Challenger took the first TDRS up on the sixth shuttle mission in April 1983. Despite a malfunction with the IUS booster, controllers managed to nurse that satellite into position. It now sits over the Atlantic just east of Brazil. A second TDRS was lost in the Challenger explosion Jan. 28, 1986. NASA plans to position the new TDRS-3 south of Hawaii.
Under current plans, Discovery is to take up TDRS-4 next February. It will replace the aging TDRS-1, which will become an on-orbit spare. When the TDRS system is operating successfully, NASA plans to phase out much of its present ground tracking network.
This is a crucial transition for US civilian space operations. Both manned missions and unmanned satellites will be almost totally dependent on orbiting communications satellites. Failure of either the satellite or ground-station portion of the TDRS system could mean loss of much important data from the Hubble Space Telescope and other major astronomical observa-tories NASA plans to launch in the 1990s, among other spacecraft. It's an example of the increasing interdependence of NASA programs which the Congressional Budget Office has warned puts individual missions at greater risk.
Then there's the retrieval of the Long Duration Exposure Facility (LDEF). Challenger set the 8,000-pound satellite on orbit in April 1984. Thirty feet long and 14 feet in diameter, LDEF carries 57 experiments in trays to test the effects of weightlessness and exposure in space on various substances, including seeds and electronic materials. It was to demonstrate what NASA hoped would become a useful type of orbiting research facility. But LDEF's planned recovery by shuttle was repeatedly postponed until the Challenger accident put it on indefinite hold.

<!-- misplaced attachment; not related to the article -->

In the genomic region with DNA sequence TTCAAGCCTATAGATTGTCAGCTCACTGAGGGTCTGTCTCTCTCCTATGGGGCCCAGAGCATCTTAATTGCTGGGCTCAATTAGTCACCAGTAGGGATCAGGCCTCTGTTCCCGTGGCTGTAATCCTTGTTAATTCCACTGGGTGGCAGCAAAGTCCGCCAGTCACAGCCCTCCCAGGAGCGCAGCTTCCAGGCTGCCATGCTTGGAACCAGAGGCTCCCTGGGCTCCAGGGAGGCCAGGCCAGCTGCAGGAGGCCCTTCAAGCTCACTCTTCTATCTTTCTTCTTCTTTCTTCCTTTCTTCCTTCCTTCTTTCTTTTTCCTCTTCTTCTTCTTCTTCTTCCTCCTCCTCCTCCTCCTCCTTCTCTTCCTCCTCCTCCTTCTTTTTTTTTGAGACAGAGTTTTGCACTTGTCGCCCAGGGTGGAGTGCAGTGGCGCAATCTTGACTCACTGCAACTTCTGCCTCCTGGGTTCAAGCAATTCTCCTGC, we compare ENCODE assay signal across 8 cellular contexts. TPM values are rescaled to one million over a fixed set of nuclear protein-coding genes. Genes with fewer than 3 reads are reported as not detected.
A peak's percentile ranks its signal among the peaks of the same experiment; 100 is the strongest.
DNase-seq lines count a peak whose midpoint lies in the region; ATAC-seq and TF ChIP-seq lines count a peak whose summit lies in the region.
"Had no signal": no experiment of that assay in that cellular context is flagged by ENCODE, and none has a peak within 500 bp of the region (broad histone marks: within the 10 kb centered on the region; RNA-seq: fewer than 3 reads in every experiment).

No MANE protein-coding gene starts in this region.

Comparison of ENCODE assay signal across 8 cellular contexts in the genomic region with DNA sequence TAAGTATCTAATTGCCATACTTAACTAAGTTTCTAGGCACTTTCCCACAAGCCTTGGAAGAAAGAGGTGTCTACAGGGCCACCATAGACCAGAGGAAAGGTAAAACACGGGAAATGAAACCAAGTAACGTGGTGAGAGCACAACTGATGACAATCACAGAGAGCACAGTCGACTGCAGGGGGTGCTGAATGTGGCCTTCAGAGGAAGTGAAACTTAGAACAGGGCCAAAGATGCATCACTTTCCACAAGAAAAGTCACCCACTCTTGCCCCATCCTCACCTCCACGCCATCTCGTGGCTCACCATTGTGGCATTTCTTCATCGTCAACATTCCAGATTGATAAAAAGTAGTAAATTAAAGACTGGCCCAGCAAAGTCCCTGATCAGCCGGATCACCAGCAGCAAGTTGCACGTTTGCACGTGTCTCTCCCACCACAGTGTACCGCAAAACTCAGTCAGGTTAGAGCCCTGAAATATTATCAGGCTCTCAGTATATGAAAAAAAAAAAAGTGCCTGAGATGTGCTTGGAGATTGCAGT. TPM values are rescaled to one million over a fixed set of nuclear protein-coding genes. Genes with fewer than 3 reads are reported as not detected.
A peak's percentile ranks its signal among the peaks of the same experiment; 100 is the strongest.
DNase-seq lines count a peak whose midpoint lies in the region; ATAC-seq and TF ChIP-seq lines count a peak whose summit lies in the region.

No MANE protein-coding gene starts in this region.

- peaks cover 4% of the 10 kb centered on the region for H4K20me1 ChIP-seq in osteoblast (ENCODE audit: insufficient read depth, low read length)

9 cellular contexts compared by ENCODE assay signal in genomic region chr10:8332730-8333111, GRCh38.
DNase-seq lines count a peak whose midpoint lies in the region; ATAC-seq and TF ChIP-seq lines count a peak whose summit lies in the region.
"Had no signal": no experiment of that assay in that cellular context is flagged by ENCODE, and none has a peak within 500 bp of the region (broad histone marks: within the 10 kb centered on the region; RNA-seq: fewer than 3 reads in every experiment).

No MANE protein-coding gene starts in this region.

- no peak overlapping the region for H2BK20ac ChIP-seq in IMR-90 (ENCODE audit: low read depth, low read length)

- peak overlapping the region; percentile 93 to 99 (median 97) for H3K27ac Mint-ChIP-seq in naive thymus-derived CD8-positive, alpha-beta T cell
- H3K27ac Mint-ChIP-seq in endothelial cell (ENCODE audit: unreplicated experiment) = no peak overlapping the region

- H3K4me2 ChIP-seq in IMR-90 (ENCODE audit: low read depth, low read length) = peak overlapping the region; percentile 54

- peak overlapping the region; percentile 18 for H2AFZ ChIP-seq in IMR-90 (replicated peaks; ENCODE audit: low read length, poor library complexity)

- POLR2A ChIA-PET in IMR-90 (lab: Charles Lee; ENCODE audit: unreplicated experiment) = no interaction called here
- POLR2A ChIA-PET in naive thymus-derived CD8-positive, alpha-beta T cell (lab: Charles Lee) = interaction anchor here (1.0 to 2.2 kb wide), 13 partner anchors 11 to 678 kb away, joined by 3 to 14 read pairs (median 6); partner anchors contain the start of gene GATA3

Now the drag of the thin residue of atmosphere at orbital height is causing LDEF's orbit to decay. If the massive satellite were to spiral in, large chunks of it would survive frictional burn-up and hit the ground. NASA wants to bring it back. But it has put off the recovery from July to November next year, just a few months before LDEF is expected to begin tumbling to an extent that would make it impossible for astronauts to get hold of it.
Other time-sensitive missions include the launch next year of Galileo, to study Jupiter and probe its atmosphere, and of the Magellan Venus radar mapper. The shuttle Atlantis is to launch Magellan next May and Galileo five months later. While there is a leeway of a few weeks in each of these launch windows, the timing is essentially set by the configuration of the planets. So NASA has protected these launches by rescheduling other missions as Discovery's tentative launch date moved from spring to fall.
One of the most significant postponements has been the slippage of the Hubble Space Telscope launch, already delayed four years, from June 1989 to no earlier than February 1990. In compensation, project engineers will check out the telescope and develop its software to a point where the observatory could fly on 3 months' notice should a major defense or other payload cancellation open up an earlier shuttle slot.
Tomorrow: Manned vs. unmanned space programs.